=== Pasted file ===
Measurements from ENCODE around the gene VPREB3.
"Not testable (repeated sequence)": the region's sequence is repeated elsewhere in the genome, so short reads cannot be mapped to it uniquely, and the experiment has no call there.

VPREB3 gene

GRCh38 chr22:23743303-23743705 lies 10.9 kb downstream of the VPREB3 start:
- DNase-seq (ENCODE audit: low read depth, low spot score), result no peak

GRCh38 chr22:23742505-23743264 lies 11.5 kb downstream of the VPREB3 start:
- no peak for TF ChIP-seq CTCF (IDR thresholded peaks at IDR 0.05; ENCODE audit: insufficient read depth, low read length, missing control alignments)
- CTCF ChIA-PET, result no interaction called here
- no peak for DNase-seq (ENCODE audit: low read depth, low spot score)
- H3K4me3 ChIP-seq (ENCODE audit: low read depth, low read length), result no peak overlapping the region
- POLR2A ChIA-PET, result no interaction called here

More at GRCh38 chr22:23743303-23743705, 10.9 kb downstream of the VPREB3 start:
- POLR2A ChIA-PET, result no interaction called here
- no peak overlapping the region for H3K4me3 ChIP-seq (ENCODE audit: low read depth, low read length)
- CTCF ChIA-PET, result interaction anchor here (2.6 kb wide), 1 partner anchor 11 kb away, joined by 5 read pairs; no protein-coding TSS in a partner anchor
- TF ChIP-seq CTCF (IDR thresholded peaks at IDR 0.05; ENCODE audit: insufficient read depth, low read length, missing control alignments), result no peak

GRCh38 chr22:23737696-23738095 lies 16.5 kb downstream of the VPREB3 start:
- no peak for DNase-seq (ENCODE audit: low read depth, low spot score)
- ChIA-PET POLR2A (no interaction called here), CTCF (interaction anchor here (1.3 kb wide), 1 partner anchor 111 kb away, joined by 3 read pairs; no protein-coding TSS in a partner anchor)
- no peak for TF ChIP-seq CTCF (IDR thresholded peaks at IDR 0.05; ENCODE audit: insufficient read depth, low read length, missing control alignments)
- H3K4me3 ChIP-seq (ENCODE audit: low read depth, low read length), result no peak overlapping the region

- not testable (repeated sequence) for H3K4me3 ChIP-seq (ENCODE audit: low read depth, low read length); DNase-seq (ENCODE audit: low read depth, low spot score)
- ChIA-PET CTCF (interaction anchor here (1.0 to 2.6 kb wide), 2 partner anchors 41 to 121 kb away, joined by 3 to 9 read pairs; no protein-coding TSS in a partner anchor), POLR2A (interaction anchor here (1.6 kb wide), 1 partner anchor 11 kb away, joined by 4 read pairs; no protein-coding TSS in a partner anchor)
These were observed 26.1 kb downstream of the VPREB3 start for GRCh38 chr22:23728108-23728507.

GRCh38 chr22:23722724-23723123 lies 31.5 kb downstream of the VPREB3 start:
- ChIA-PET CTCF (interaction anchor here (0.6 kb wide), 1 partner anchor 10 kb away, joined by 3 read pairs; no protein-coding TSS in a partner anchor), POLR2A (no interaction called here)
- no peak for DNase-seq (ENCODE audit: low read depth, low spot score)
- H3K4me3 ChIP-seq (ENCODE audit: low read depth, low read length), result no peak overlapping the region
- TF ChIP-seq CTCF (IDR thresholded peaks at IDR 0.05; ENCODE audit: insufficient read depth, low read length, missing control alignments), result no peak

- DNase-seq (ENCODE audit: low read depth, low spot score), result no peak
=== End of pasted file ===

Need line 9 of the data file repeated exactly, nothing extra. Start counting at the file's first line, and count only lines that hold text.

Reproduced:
- no peak for DNase-seq (ENCODE audit: low read depth, low spot score)